Most Swedes are still in shock from the hideous murder of their country’s foreign minister, Anna Lindh, but the government has said, quite rightly, that the Euro referendum will still take place on Sunday. The no camp was well ahead before the attack on Ms. Lindh (who was the most popular advocate of the single European currency in Sweden), but the likely result now is far less clear, although the best guess is still that the Euro will – as it should – be rejected.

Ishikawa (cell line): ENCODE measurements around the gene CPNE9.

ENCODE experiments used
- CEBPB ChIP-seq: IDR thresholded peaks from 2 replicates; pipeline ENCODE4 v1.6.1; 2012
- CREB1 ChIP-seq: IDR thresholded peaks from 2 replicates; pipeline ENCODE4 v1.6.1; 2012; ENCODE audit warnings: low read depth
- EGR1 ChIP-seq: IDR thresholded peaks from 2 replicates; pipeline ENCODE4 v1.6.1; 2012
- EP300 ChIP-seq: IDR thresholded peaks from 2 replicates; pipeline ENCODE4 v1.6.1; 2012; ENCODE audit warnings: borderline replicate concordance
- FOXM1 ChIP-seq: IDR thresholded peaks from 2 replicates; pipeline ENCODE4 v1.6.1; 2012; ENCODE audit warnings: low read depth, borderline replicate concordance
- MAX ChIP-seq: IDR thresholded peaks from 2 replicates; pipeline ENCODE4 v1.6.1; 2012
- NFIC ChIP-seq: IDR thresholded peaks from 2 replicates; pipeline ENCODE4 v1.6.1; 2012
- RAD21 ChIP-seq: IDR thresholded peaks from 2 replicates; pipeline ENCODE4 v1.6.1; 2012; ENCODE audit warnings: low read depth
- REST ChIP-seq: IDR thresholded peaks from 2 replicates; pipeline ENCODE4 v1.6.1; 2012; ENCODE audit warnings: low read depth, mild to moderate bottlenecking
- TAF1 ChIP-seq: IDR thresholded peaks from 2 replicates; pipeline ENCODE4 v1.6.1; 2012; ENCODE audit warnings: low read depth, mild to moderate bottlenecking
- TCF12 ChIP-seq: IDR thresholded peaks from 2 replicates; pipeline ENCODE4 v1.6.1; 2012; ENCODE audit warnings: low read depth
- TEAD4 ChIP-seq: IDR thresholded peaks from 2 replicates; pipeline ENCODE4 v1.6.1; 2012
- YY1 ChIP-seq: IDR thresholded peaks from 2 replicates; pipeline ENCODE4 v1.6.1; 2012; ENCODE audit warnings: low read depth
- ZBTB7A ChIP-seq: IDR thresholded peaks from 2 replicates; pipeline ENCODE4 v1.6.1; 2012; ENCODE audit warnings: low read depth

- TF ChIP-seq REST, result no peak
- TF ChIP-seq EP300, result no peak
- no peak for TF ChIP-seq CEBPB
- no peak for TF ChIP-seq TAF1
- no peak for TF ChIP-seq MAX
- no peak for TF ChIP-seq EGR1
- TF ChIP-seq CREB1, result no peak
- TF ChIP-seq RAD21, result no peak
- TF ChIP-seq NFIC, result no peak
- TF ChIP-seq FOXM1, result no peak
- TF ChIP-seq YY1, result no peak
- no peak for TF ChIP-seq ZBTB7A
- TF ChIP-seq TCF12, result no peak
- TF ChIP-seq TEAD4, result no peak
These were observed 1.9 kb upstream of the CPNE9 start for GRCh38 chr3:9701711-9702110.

Meanwhile, the Guardian has an interesting and subtly written piece today on the situation in Sweden. This extract, in particular, is worth pondering:
“Something remarkable emerged in Sweden’s euro debate, the crystallisation of a new set of political dividing lines, in which right-wing and left-wing activists find themselves in alliance against powerful, cross-border, private-public bureaucracies. On one side, the small, the local, the personal, the individual, the accessible, the familiar, the inherited; on the other, the big, the transnational, the impersonal, the mass, the remote, the alien, the acquired.”